Writing is a solitary endeavor, but it takes an impressive support network to be able to push through the writer’s block and the deadlines, the rewrites and the rejection. That’s not even counting the life of a book after it’s published. But for a lot of us, the influence of family starts long before that. Raise your hand if you owe at least half of what you know in terms of human interactions, good and bad, to your family. I’m definitely raising my hand here.
A wise friend of mine once said that we aren’t given our family as a source of unlimited support, we’re actually given our family so that we can experience every possible bad thing and trying emotion in a contained environment in order to prepare us for the world. In a writer’s best-case scenario, we have a family that supports our writing endeavors, providing encouragement and the occasional chocolate ice cream run when things are bad. At worst, they provide the inspiration for the conflict in what we write.
Both of those things are invaluable, if you think about it. Support is great, but so is conflict when you’re a writer. Not just in the sense of tragedy. I love reading Kristan Higgins’s books because the families she writes are so delightfully dysfunctional and wacky. At the same time, you can feel the love she has for those characters and, I’m sure, the real people who inspired them rippling off the page as they make each other happily miserable.
It’s one of the main reasons why I turn to my own family tree when I’m looking for those stranger-than-fiction scenarios to give my stories an added bit of conflict and heart. Nothing ever gets translated literally from my life to the page, but this probably explains why so many of my characters are dealing with grief and the loss of a family member as part of their backstory. The emotion is there, thanks to the family I love.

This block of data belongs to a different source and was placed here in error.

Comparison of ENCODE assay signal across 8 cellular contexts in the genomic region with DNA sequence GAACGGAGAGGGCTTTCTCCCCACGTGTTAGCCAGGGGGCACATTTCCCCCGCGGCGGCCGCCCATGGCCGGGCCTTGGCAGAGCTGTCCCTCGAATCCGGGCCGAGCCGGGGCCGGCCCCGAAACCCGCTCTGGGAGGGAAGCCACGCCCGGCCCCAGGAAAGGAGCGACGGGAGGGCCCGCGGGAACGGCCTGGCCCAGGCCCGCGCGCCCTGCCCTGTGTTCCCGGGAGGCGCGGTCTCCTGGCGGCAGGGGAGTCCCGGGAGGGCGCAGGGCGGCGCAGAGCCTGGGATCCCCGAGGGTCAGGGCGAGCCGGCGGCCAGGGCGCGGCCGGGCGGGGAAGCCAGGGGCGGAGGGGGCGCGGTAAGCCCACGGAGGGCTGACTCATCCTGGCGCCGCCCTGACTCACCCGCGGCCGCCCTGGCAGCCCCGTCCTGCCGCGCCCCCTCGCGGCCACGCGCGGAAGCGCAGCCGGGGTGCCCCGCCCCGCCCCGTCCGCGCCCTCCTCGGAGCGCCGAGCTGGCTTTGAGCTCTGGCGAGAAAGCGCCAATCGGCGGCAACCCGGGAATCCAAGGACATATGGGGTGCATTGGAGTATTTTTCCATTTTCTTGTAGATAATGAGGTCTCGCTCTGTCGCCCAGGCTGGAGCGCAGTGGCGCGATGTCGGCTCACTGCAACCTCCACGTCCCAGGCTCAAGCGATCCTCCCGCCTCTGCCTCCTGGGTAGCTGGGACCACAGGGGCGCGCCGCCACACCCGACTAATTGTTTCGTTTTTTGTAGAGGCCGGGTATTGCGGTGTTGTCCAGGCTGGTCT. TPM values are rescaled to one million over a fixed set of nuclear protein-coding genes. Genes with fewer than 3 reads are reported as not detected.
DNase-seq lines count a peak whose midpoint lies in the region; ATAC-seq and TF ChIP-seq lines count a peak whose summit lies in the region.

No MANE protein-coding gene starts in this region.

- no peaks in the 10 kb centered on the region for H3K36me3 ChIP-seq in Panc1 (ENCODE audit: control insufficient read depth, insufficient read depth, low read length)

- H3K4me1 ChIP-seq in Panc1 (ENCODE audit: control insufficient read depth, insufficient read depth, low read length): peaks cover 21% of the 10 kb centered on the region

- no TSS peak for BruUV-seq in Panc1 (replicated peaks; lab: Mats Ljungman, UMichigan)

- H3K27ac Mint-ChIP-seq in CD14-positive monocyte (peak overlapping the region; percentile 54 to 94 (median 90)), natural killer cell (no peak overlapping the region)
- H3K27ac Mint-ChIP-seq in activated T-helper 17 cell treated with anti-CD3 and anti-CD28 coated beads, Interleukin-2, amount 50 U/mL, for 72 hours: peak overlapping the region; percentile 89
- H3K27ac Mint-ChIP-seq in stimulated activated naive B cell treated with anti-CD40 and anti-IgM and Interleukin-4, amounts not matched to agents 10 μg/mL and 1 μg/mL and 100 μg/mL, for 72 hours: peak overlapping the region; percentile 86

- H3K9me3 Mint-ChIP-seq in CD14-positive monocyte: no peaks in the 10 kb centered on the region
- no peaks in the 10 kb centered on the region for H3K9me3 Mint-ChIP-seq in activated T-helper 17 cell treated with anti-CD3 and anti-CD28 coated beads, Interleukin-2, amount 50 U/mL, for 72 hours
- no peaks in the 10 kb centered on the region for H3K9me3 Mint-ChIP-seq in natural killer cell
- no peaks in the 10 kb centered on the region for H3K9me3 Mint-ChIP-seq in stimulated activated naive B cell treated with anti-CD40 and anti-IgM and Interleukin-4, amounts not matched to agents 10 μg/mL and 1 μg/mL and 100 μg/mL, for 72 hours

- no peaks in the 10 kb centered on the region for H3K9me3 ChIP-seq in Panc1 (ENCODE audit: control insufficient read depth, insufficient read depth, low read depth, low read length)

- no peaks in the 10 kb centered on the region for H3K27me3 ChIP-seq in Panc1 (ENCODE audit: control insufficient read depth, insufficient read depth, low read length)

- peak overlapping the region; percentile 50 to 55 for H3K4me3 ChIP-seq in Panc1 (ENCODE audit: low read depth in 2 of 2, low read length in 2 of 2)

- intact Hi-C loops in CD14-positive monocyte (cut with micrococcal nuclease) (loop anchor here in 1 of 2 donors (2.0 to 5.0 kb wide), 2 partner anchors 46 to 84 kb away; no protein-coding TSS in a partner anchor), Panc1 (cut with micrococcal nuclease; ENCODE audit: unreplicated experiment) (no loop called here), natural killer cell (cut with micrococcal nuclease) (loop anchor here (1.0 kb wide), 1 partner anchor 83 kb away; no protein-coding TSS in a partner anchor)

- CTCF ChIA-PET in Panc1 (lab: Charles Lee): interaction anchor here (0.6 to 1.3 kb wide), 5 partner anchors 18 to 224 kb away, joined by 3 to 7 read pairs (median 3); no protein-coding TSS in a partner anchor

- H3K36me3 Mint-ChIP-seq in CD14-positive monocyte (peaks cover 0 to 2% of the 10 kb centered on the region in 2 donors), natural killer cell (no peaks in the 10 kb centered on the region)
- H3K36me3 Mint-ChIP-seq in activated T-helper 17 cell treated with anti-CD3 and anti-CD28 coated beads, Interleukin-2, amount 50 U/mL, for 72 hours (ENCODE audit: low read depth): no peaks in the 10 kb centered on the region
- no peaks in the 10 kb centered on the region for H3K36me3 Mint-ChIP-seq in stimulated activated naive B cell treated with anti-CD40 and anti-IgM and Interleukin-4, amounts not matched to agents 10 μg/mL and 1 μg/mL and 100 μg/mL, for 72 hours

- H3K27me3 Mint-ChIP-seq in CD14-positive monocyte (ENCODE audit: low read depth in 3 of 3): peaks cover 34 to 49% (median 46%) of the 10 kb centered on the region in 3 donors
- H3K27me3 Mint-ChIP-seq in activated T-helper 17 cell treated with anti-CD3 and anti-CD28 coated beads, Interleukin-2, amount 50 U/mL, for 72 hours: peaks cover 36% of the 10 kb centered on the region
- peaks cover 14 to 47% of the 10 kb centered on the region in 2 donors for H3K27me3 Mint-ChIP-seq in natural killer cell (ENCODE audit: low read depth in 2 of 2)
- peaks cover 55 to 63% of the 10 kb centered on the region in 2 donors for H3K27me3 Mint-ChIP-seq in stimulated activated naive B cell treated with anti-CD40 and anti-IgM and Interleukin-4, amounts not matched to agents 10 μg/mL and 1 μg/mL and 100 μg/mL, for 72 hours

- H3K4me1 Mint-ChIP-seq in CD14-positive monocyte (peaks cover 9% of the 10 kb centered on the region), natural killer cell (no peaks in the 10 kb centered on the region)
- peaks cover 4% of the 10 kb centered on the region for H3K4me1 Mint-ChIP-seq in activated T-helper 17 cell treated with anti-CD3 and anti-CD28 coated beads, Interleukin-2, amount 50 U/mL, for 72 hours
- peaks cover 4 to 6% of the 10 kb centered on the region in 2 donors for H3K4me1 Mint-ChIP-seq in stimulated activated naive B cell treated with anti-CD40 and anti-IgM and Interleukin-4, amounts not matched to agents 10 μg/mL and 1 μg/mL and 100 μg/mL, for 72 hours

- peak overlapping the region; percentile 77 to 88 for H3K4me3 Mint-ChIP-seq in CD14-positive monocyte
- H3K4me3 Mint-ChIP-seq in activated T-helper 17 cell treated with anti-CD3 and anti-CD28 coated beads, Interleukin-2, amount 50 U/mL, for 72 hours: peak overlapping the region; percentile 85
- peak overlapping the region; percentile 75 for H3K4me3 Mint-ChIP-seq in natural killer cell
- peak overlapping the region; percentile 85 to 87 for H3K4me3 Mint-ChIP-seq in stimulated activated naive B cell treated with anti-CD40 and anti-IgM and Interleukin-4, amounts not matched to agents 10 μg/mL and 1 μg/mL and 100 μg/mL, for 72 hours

I maintain that you probably have a relative or a situation from your own family—probably many—that could come in handy next time you find yourself stuck and searching for conflict. You don’t have to drag out the dirty laundry or out anybody in order to use it, but I can guarantee that those people and situations carry with them the emotions and experience you need to write truly dimensional fiction. And that’s not even getting into memoirs.
I was lucky. My mom was incredibly supportive of my writing. She was blown away by my creativity and often marveled to me that she had no idea where it came from. (Which was silly, because she was one of the most talented craftswomen and sweetest people I’ve ever known) She even used to type my stories into her word processor way, way back in the 80s when I was writing by hand. And as you can see from this message she left in my senior yearbook (along with my baby picture), her support continues. Mom died after an 8 year battle with breast cancer on this day, 14 years ago. She never saw me publish, but she’s in every word I write. We all have someone who lives in every word we write. They are the people we write for.
|Merry Farmer is a history nerd, a hopeless romantic, and an award-winning author of thirteen novels. She is passionate about blogging and knitting, and lives in suburban Philadelphia with her two cats, Butterfly and Torpedo. Connect with Merry at her Facebook Author Page and Twitter.|